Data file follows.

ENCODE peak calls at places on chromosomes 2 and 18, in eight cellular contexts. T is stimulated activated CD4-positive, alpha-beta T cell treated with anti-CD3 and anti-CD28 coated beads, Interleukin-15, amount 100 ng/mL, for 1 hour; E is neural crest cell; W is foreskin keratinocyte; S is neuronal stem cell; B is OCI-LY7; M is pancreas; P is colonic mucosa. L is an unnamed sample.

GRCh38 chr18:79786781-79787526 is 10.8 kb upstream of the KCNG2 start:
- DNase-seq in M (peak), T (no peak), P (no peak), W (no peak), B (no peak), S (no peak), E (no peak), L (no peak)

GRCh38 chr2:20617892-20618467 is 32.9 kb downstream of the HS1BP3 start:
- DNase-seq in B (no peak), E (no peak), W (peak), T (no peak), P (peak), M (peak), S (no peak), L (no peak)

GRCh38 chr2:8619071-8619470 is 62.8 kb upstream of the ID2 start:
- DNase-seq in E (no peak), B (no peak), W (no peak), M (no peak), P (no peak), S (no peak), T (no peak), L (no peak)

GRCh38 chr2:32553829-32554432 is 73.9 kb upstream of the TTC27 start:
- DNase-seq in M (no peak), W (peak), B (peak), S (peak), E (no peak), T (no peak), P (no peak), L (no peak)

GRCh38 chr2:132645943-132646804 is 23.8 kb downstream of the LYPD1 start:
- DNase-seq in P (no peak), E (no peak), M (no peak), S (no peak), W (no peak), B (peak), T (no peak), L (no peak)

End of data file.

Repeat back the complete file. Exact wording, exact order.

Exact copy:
ENCODE peak calls at places on chromosomes 2 and 18, in eight cellular contexts. T is stimulated activated CD4-positive, alpha-beta T cell treated with anti-CD3 and anti-CD28 coated beads, Interleukin-15, amount 100 ng/mL, for 1 hour; E is neural crest cell; W is foreskin keratinocyte; S is neuronal stem cell; B is OCI-LY7; M is pancreas; P is colonic mucosa. L is an unnamed sample.

GRCh38 chr18:79786781-79787526 is 10.8 kb upstream of the KCNG2 start:
- DNase-seq in M (peak), T (no peak), P (no peak), W (no peak), B (no peak), S (no peak), E (no peak), L (no peak)

GRCh38 chr2:20617892-20618467 is 32.9 kb downstream of the HS1BP3 start:
- DNase-seq in B (no peak), E (no peak), W (peak), T (no peak), P (peak), M (peak), S (no peak), L (no peak)

GRCh38 chr2:8619071-8619470 is 62.8 kb upstream of the ID2 start:
- DNase-seq in E (no peak), B (no peak), W (no peak), M (no peak), P (no peak), S (no peak), T (no peak), L (no peak)

GRCh38 chr2:32553829-32554432 is 73.9 kb upstream of the TTC27 start:
- DNase-seq in M (no peak), W (peak), B (peak), S (peak), E (no peak), T (no peak), P (no peak), L (no peak)

GRCh38 chr2:132645943-132646804 is 23.8 kb downstream of the LYPD1 start:
- DNase-seq in P (no peak), E (no peak), M (no peak), S (no peak), W (no peak), B (peak), T (no peak), L (no peak)